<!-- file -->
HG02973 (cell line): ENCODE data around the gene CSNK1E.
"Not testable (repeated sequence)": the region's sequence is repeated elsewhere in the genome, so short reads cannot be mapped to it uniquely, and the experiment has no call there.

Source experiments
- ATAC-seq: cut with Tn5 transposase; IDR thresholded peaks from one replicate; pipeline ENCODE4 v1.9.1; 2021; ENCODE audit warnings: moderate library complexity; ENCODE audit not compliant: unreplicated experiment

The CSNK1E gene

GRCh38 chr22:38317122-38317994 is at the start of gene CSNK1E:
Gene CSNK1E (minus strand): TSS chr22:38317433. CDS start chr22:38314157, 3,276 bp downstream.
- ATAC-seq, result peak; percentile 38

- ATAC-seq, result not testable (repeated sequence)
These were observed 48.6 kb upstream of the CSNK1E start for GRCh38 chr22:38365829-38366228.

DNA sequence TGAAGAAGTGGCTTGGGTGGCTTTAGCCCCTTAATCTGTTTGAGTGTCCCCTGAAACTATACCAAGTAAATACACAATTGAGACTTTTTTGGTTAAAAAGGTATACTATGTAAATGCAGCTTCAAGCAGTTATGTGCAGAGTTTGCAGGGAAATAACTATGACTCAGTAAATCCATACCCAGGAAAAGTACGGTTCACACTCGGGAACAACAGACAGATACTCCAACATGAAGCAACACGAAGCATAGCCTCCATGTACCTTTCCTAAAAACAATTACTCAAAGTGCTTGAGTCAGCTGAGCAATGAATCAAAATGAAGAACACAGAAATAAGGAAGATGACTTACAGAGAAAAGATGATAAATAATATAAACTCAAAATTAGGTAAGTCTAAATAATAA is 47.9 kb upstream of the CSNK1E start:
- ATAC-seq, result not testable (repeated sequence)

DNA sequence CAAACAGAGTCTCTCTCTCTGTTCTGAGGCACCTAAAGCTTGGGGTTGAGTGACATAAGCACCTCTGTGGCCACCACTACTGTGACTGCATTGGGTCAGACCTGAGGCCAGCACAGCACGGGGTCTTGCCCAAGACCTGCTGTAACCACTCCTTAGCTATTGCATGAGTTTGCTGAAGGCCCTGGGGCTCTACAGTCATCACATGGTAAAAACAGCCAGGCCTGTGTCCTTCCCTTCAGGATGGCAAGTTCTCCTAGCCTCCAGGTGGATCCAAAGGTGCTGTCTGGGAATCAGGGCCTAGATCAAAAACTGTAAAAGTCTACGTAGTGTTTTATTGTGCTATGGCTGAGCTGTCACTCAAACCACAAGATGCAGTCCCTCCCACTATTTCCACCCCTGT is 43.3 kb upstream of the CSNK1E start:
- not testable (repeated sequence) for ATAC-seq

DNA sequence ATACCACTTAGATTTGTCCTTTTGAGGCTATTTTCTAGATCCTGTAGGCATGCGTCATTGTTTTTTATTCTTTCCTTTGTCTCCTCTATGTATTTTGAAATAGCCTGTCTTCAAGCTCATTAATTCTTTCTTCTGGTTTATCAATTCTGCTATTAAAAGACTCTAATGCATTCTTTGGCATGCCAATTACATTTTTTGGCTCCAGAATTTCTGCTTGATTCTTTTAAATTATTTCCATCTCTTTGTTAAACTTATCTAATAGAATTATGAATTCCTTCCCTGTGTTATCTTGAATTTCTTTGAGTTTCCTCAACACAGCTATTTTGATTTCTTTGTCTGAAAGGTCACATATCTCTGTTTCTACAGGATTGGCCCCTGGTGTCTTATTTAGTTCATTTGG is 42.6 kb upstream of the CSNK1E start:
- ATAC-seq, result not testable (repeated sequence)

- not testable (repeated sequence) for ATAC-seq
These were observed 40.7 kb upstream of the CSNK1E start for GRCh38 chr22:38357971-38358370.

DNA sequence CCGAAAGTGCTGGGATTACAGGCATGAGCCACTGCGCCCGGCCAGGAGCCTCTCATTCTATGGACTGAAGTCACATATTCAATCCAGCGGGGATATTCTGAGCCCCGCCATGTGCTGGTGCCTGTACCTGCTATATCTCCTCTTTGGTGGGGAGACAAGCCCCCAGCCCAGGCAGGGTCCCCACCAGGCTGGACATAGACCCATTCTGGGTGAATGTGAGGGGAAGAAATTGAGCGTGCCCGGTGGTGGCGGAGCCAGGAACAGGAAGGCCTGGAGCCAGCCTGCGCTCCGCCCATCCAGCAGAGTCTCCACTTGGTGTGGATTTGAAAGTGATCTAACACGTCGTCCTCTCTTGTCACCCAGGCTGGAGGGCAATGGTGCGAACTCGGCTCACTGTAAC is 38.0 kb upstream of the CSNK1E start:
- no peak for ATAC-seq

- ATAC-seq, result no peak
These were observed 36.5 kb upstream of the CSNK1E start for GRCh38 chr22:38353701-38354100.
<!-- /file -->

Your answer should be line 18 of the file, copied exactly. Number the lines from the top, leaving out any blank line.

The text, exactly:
These were observed 40.7 kb upstream of the CSNK1E start for GRCh38 chr22:38357971-38358370.